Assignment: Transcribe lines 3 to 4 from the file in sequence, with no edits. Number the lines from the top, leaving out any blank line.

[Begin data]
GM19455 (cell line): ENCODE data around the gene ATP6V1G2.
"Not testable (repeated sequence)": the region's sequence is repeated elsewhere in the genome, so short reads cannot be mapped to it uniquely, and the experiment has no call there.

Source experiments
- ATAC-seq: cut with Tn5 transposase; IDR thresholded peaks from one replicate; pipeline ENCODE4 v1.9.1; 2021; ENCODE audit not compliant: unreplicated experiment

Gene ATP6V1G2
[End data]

Source experiments
- ATAC-seq: cut with Tn5 transposase; IDR thresholded peaks from one replicate; pipeline ENCODE4 v1.9.1; 2021; ENCODE audit not compliant: unreplicated experiment